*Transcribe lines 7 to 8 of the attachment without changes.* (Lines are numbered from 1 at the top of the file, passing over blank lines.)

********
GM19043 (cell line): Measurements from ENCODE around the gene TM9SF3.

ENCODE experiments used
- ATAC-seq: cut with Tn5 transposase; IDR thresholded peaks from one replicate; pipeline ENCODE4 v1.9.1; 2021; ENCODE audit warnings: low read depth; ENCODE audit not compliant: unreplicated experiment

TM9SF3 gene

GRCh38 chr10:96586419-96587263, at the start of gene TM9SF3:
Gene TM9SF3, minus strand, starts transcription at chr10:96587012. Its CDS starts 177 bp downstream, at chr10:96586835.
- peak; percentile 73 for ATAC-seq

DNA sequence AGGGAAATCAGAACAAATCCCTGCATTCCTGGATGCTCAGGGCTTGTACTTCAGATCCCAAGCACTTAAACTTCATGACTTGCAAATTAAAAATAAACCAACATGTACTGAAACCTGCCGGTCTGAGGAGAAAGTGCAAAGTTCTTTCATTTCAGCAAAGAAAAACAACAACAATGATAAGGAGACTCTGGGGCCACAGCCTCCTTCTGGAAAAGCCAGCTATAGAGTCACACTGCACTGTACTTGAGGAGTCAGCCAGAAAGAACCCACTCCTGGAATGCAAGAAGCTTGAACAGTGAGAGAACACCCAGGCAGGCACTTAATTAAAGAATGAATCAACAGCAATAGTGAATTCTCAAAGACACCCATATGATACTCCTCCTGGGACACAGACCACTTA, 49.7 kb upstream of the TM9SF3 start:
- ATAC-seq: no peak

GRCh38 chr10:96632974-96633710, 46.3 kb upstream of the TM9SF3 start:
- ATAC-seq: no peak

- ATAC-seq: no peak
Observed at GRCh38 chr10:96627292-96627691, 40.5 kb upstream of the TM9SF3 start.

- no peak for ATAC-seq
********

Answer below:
- peak; percentile 73 for ATAC-seq

DNA sequence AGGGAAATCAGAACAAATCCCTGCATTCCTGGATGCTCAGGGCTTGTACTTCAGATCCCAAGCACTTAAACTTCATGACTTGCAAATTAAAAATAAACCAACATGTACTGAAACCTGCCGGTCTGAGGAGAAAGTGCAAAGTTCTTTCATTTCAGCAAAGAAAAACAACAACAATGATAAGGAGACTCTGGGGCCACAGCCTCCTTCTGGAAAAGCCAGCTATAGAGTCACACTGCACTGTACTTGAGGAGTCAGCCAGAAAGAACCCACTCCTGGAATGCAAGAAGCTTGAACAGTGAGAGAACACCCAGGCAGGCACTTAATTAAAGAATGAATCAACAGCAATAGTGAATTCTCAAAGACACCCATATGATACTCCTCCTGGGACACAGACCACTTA, 49.7 kb upstream of the TM9SF3 start: